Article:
Welcome to Feature Friday! Where we showcase a new teacher each week in an interview. For past Feature Friday interviews, go here.
Today’s Feature Friday is highlighting Jake Downs. Jake teaches 4th grade in a rural community in Cache Valley, Utah. He also runs a podcast regarding teaching called The Teaching Literacy Podcast. He gives us great insight on the podcast and how it has helped his teaching below.
What is the Teaching Literacy Podcast and why did you start it?
“The Teaching Literacy Podcast grew out of my experience in my Ph.D. program at Utah State University. I found there was so much compelling research out there that could really benefit teachers, but it can often be like finding a needle in a haystack. I also had a few classes where we discussed that there’s not really great channels to allow teachers access to high-quality literacy research. That really bothered me- there’s this wealth of knowledge out there that could help improve instruction, but it remains largely aloof from teachers. The current model really follows a trickle-down diffusion approach, which takes time and loses certain nuances.”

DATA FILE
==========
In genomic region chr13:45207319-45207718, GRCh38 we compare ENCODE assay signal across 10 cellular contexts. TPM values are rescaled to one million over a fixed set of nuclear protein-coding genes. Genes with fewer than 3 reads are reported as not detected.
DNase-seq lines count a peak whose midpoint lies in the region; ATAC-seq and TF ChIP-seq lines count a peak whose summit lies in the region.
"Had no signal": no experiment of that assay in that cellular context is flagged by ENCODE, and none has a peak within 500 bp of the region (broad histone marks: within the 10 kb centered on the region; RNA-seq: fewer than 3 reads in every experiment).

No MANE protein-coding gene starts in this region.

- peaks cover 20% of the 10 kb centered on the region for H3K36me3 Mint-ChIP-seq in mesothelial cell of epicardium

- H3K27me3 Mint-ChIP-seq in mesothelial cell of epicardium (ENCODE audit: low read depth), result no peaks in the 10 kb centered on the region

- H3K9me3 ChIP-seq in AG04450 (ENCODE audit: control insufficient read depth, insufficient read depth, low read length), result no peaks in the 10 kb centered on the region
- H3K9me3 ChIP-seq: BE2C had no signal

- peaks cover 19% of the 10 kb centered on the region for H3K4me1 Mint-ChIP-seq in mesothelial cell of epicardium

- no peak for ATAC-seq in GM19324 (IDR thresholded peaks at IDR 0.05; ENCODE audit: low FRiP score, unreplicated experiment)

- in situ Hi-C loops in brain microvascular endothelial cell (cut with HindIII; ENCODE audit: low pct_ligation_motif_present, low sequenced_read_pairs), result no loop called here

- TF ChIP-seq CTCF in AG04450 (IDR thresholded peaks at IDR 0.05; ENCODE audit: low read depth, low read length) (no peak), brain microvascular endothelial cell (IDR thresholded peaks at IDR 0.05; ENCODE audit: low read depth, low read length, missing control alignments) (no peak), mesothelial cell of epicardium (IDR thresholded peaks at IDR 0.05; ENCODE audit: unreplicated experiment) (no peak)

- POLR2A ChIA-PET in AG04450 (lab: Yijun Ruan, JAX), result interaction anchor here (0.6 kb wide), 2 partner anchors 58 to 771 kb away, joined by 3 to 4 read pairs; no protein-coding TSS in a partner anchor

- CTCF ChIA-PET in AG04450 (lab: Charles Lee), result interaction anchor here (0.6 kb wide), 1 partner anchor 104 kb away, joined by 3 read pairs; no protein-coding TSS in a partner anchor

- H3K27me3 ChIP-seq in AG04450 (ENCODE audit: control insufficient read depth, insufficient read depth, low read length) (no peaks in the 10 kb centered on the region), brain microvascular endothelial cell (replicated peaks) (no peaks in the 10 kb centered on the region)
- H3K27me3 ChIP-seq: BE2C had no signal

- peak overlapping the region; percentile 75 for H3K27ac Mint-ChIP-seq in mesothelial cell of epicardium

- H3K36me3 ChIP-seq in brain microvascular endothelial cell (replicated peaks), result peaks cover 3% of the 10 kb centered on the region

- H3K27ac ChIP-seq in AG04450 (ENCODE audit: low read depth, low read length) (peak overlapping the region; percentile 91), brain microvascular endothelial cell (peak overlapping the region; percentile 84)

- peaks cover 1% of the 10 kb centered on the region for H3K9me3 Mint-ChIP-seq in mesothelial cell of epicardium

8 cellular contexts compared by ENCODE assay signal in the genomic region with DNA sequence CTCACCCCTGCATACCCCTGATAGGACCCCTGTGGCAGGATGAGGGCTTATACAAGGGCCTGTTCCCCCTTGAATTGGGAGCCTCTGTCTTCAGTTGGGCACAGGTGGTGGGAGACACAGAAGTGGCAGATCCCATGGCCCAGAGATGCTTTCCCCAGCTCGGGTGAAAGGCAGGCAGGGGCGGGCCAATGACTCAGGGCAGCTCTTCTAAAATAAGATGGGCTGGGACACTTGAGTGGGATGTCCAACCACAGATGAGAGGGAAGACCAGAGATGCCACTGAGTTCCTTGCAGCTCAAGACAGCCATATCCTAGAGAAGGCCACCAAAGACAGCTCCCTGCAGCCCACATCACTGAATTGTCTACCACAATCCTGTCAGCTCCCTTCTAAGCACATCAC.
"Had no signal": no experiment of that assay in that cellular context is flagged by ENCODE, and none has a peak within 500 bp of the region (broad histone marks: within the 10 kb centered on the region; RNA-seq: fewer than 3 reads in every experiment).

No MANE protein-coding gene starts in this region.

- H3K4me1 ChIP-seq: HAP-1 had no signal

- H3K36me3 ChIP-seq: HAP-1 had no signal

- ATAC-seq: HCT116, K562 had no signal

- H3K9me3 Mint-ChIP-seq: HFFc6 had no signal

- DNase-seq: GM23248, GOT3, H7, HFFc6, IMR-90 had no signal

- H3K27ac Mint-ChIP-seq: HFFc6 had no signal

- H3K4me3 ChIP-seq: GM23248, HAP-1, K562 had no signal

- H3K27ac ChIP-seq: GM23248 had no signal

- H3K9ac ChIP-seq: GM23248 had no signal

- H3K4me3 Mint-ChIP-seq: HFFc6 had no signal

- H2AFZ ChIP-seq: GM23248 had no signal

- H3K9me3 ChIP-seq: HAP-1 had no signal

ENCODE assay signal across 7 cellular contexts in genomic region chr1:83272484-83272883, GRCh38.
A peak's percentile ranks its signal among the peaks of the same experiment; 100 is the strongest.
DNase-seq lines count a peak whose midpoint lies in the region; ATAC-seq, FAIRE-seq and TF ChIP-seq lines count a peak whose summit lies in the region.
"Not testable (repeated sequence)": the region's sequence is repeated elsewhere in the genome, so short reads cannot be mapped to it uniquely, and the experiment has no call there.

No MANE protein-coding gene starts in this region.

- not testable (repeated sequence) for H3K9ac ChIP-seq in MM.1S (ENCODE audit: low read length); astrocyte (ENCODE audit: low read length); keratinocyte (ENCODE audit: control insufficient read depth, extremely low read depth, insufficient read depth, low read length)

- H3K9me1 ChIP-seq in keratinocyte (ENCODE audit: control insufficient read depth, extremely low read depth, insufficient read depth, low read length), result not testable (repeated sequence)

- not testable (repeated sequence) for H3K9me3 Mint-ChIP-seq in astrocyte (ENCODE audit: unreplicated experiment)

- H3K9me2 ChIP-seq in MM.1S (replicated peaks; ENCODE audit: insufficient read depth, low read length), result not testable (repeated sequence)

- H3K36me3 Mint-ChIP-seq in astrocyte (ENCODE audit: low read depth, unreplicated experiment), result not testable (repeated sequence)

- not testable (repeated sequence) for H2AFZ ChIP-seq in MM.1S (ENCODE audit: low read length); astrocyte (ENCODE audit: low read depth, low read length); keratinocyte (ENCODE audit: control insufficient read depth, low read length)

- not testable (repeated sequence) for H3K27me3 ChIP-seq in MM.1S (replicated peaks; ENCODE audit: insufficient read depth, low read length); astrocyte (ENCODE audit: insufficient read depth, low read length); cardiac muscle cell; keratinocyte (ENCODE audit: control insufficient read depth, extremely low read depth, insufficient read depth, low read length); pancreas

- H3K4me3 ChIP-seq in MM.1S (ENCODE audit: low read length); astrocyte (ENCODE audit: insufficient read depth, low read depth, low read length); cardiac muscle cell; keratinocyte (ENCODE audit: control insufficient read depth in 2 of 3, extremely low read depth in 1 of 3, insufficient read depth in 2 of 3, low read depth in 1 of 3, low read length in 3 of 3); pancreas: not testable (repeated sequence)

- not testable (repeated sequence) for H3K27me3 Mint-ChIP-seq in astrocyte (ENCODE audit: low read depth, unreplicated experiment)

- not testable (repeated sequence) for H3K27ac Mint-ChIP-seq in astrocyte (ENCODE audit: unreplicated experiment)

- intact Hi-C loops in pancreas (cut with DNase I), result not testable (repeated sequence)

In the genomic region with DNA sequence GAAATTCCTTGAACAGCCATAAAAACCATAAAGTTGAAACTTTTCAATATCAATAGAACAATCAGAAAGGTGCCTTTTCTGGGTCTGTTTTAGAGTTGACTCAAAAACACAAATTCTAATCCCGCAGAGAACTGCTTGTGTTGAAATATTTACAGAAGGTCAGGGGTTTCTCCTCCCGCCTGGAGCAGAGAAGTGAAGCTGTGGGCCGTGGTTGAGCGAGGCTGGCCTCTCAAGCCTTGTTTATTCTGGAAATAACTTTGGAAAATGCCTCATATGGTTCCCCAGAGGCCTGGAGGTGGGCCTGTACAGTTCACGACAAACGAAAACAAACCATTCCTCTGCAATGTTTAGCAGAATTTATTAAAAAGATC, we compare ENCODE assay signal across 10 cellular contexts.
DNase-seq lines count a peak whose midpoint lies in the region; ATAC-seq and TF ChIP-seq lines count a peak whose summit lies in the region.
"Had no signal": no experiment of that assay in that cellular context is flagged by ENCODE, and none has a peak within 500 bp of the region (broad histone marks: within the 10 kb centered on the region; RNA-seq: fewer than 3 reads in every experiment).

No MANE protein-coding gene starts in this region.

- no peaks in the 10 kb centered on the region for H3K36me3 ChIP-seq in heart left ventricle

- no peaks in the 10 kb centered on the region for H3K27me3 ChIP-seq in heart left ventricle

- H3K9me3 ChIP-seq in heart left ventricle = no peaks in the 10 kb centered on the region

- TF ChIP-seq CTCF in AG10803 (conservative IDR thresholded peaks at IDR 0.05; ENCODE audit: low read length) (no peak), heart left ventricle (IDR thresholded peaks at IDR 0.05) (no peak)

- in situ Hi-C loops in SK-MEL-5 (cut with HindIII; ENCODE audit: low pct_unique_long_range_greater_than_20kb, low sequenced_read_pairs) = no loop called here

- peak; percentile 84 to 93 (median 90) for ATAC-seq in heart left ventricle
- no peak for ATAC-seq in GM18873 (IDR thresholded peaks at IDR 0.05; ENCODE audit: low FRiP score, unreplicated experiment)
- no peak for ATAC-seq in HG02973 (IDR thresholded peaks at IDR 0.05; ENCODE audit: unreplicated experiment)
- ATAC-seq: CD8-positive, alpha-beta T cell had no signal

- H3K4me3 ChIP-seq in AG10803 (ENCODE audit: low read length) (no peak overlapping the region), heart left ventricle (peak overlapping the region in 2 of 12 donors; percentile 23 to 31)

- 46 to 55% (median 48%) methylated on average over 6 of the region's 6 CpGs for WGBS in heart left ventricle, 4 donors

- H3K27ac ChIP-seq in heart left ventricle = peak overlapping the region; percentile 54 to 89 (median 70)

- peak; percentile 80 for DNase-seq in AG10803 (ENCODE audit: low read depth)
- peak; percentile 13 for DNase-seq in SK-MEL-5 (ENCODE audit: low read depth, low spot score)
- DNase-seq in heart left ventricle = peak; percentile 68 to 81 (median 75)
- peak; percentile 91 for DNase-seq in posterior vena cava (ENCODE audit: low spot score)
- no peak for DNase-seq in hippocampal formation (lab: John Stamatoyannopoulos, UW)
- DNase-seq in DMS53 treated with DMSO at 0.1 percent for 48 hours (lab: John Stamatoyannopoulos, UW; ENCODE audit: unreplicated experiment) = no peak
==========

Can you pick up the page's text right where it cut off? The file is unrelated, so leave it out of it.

“I started the podcast to help address that. I take quality research, interview the researcher, and talk about their findings and how it would apply to classroom management. I’ve seen enthusiastic responses from researchers and educators alike. The researchers I’ve talked with are not the stereotypical ivory tower professors, nearly all of them are former teachers who care greatly about supporting our nation’s teachers and readers. Teachers have appreciated listening to research straight from the researcher’s mouth, with ideas of how it could help their instruction. It’s been a great experience so far, and one I look forward to continuing.”
What is your favorite thing about teaching this age/subject?
“4th grade is a perfect age! Old enough to be more independent and capable of impressive critical thought, but they still have the magic of childhood that seems to evaporate soon after. This age group has great content to teach in reading and math as well.”
“Reading-wise, the third and fourth grades pivot away from a steady diet of phonics and fluency practice, and towards more of a comprehension focus. Fluency is still an important aspect of my instruction, but I’ve found great satisfaction in teaching reading comprehension, and supporting students to develop proficiency in silent reading efficiency.”
“Math for fourth graders slides toward complexity and abstraction. For example, in third grade, it’s fairly easy to draw three groups of 6 to model 3×6. In fourth grade, however, modeling 36×22 becomes more abstract. We still do it, but we begin to use area models rather than direct representations. That’s just one example, but I feel that something shifts between third and fourth grades with how the math is approached.”